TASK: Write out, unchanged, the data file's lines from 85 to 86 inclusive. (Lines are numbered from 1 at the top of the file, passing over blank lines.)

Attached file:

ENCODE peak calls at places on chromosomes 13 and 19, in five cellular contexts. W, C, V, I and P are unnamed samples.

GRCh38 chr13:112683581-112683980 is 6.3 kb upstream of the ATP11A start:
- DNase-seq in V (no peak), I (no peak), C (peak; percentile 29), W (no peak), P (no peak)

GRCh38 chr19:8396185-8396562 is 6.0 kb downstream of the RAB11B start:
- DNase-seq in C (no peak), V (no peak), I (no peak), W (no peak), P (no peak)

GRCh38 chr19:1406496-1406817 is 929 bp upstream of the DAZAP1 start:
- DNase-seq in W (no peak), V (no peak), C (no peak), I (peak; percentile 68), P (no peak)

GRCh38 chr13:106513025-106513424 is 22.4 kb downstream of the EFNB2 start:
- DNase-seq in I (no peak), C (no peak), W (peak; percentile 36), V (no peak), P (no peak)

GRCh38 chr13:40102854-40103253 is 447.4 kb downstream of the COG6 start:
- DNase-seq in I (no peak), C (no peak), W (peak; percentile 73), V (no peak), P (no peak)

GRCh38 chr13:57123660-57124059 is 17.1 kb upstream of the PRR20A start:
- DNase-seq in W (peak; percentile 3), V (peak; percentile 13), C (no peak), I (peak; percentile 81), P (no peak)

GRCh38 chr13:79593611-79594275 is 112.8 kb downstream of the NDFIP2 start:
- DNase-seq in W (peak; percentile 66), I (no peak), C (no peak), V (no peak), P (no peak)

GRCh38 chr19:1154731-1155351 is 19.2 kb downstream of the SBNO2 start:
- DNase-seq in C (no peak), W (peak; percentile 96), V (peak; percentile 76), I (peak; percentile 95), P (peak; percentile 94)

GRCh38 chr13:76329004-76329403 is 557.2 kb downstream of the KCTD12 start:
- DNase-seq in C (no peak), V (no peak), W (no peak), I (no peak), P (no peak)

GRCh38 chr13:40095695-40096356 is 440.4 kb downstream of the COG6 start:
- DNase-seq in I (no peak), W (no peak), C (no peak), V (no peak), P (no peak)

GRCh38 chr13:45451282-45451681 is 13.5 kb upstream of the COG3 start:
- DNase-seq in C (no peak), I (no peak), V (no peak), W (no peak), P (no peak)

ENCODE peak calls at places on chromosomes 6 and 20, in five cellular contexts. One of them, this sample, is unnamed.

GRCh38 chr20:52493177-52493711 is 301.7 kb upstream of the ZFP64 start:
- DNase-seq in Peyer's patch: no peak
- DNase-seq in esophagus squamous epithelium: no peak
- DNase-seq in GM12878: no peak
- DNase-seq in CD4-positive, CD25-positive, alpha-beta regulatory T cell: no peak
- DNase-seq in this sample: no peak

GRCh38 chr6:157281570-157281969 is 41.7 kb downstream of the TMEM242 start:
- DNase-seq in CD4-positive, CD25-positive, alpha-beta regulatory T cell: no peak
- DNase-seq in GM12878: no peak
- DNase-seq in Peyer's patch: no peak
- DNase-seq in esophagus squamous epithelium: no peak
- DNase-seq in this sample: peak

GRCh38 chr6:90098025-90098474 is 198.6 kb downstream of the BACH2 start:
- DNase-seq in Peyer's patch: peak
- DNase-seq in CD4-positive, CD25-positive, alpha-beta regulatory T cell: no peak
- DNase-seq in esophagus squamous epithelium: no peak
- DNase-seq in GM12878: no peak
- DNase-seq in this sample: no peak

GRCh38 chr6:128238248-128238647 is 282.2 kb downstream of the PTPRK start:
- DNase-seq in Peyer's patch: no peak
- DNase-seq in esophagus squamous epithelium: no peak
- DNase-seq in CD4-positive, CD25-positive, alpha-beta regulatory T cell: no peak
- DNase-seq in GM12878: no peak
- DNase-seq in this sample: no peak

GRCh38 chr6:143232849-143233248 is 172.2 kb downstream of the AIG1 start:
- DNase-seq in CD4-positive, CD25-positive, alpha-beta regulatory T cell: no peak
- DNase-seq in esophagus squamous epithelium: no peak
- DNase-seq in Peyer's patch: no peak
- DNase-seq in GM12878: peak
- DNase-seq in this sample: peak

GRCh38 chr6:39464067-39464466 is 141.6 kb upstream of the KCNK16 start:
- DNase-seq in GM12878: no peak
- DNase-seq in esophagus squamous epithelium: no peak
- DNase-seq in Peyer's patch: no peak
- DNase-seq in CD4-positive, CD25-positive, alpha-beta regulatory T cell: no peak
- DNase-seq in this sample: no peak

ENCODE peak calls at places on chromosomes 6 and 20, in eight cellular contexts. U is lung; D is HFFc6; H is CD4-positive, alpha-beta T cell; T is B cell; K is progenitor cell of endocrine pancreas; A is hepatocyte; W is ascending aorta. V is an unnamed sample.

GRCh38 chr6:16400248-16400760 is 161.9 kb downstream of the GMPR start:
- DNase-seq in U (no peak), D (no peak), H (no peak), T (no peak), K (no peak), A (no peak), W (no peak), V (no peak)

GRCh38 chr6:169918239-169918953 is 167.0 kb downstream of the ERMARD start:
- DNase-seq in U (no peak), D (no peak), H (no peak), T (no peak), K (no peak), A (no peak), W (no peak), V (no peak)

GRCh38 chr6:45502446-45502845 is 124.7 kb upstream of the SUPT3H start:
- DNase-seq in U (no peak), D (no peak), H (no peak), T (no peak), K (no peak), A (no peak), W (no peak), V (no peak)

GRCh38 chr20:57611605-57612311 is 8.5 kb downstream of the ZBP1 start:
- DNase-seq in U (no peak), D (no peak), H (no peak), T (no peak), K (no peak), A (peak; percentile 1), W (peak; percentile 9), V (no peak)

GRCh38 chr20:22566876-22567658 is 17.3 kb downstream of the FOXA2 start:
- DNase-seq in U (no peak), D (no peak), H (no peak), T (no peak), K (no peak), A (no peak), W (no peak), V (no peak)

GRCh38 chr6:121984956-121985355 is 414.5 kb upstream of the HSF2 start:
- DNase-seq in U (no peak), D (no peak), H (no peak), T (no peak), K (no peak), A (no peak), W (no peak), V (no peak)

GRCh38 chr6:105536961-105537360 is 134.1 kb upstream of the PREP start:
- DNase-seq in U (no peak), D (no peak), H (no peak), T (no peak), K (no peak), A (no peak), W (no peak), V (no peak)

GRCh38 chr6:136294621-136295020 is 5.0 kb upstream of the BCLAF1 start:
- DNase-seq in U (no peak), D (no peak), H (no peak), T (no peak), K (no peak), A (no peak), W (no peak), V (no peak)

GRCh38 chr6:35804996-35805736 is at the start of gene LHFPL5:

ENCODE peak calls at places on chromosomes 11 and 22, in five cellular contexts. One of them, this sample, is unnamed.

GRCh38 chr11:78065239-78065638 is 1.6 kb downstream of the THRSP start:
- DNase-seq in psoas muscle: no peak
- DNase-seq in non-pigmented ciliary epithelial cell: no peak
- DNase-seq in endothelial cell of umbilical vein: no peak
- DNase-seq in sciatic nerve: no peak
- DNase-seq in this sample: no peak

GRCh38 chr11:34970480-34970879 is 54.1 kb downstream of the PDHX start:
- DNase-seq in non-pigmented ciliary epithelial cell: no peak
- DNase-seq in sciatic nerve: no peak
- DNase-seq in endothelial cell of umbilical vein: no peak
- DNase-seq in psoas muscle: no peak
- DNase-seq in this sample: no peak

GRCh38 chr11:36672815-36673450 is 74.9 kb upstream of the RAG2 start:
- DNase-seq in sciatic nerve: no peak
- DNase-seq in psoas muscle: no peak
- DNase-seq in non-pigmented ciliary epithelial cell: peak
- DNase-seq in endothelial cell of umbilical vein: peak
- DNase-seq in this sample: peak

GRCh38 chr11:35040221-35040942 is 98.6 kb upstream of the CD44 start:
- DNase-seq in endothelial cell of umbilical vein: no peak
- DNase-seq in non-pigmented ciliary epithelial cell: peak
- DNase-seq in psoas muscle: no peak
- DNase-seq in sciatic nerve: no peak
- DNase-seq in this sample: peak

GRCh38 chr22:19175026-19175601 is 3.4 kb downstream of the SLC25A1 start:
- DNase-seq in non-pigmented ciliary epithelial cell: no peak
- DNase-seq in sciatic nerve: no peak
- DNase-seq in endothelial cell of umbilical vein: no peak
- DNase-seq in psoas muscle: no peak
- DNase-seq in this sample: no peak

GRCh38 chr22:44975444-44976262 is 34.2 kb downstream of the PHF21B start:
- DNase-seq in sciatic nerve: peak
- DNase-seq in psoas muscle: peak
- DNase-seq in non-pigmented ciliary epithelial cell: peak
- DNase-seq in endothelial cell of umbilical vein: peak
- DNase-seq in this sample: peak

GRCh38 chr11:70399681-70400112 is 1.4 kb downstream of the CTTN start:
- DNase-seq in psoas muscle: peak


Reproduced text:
- DNase-seq in this sample: no peak

GRCh38 chr11:34970480-34970879 is 54.1 kb downstream of the PDHX start: